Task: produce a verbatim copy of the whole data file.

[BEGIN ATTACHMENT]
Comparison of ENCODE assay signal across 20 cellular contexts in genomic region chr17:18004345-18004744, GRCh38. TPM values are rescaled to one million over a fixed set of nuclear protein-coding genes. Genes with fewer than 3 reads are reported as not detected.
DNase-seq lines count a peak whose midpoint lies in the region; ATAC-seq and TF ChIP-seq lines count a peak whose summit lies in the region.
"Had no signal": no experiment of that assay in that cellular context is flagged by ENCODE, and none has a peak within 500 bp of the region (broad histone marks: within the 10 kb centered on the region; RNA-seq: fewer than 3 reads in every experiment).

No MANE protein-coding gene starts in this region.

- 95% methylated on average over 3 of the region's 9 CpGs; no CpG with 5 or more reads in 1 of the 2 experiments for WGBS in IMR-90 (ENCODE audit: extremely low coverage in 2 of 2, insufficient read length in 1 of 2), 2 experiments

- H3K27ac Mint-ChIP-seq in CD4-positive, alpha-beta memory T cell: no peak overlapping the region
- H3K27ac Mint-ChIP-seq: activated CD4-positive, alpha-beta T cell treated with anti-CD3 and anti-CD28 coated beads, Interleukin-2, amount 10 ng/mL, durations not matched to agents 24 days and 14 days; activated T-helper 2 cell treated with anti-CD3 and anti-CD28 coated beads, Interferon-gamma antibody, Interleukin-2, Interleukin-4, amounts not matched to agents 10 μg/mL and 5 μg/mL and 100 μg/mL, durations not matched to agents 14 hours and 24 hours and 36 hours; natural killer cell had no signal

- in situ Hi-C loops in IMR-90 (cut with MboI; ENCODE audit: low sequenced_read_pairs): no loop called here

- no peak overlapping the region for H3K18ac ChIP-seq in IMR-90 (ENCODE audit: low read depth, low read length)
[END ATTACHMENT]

Comparison of ENCODE assay signal across 20 cellular contexts in genomic region chr17:18004345-18004744, GRCh38. TPM values are rescaled to one million over a fixed set of nuclear protein-coding genes. Genes with fewer than 3 reads are reported as not detected.
DNase-seq lines count a peak whose midpoint lies in the region; ATAC-seq and TF ChIP-seq lines count a peak whose summit lies in the region.
"Had no signal": no experiment of that assay in that cellular context is flagged by ENCODE, and none has a peak within 500 bp of the region (broad histone marks: within the 10 kb centered on the region; RNA-seq: fewer than 3 reads in every experiment).

No MANE protein-coding gene starts in this region.

- 95% methylated on average over 3 of the region's 9 CpGs; no CpG with 5 or more reads in 1 of the 2 experiments for WGBS in IMR-90 (ENCODE audit: extremely low coverage in 2 of 2, insufficient read length in 1 of 2), 2 experiments

- H3K27ac Mint-ChIP-seq in CD4-positive, alpha-beta memory T cell: no peak overlapping the region
- H3K27ac Mint-ChIP-seq: activated CD4-positive, alpha-beta T cell treated with anti-CD3 and anti-CD28 coated beads, Interleukin-2, amount 10 ng/mL, durations not matched to agents 24 days and 14 days; activated T-helper 2 cell treated with anti-CD3 and anti-CD28 coated beads, Interferon-gamma antibody, Interleukin-2, Interleukin-4, amounts not matched to agents 10 μg/mL and 5 μg/mL and 100 μg/mL, durations not matched to agents 14 hours and 24 hours and 36 hours; natural killer cell had no signal

- in situ Hi-C loops in IMR-90 (cut with MboI; ENCODE audit: low sequenced_read_pairs): no loop called here

- no peak overlapping the region for H3K18ac ChIP-seq in IMR-90 (ENCODE audit: low read depth, low read length)